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In brown-leav'd Fall the wheat a-left
  'Ithin its darksome bed,
  Where all the creakèn roller's heft
  Seal'd down its lowly head,
  Sprung sheäkèn drough the crumblèn mwold,
  Green-yollow, vrom below,
  An' bent its bleädes, a-glitt'rèn cwold,
  At last in winter snow.
  Zoo luck betide
  The upland zide,
  Where wheat do wride,
  In corn-vields wide,
  By crowns o' Do'set Downs, O.

  An' while the screamèn bird-bwoy shook
  Wi' little zun-burnt hand,
  His clacker at the bright-wing'd rook,
  About the zeeded land;
  His meäster there did come an' stop
  His bridle-champèn meäre,
  Wi' thankvul heart, to zee his crop
  A-comèn up so feäir.
  As there awhile
  By geäte or stile,
  He gi'ed the chile
  A cheerèn smile,
  By crowns o' Do'set Downs, O.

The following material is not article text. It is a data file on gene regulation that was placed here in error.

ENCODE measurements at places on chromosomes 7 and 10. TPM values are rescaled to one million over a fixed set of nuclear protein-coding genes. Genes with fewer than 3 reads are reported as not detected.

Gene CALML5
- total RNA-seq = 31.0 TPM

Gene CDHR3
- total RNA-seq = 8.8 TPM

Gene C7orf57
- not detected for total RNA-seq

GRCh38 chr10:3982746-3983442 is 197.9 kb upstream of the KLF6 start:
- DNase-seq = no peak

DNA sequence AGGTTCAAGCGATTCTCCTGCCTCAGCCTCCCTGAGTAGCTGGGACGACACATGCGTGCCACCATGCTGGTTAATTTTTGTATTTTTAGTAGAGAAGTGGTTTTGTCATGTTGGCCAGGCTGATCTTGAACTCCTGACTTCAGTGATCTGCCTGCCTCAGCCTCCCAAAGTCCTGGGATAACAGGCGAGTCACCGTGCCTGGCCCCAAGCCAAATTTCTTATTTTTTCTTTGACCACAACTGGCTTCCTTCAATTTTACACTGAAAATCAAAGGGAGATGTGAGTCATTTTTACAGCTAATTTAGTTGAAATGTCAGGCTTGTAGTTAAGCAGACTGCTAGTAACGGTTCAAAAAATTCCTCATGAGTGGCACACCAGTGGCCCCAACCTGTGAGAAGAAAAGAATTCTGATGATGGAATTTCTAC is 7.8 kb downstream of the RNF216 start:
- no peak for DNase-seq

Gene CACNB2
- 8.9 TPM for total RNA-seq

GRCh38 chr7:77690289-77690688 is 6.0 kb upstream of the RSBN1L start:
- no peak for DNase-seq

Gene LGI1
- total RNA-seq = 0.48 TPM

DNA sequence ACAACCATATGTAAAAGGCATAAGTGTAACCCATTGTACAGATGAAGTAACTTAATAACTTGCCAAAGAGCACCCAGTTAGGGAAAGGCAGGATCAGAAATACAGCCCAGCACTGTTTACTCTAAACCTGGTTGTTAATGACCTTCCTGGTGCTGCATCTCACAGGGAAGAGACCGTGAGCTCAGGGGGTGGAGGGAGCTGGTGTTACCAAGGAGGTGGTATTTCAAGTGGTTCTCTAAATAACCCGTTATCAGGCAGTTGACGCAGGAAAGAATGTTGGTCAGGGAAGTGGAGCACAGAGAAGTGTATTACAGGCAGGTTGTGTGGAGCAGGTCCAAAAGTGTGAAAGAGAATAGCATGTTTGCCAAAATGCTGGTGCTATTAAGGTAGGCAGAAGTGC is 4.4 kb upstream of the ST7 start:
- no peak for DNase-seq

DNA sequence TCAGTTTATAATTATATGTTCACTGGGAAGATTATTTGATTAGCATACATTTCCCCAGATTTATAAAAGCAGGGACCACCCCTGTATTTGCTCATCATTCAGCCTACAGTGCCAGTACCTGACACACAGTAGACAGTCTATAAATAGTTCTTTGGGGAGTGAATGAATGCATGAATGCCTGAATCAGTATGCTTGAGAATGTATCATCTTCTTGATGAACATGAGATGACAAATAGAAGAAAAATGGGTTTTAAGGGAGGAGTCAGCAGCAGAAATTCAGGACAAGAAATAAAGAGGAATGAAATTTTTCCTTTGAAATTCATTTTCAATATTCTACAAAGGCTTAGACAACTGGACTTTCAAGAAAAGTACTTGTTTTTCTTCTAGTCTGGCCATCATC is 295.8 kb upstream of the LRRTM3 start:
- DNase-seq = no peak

At last, wi' eärs o' darksome red,
  The yollow stalks did ply,
  A-swaÿèn slow, so heavy 's lead,
  In aïr a-blowèn by;
  An' then the busy reapers laid
  In row their russlèn grips,
  An' sheäves, a-leänèn head by head,
  Did meäke the stitches tips.
  Zoo food's a-vound,
  A-comèn round,
  Vrom zeed in ground,
  To sheaves a-bound,
  By crowns o' Do'set Downs, O.

  An' now the wheat, in lofty lwoads,
  Above the meäres' broad backs,
  Do ride along the cracklèn rwoads,
  Or dousty waggon-tracks.
  An' there, mid every busy pick,
  Ha' work enough to do;
  An' where, avore, we built woone rick,
  Mid theäse year gi'e us two;
  Wi' God our friend,
  An' wealth to spend,
  Vor zome good end,
  That times mid mend,
  In towns, an' Do'set Downs, O.

  Zoo let the merry thatcher veel
  Fine weather on his brow,
  As he, in happy work, do kneel
  Up roun' the new-built mow,
  That now do zwell in sich a size,
  An' rise to sich a height,
  That, oh! the miller's wistful eyes
  Do sparkle at the zight
  An' long mid stand,
  A happy band,
  To till the land,
  Wi' head an' hand,
  By crowns o' Do'set Downs, O.

© William Barnes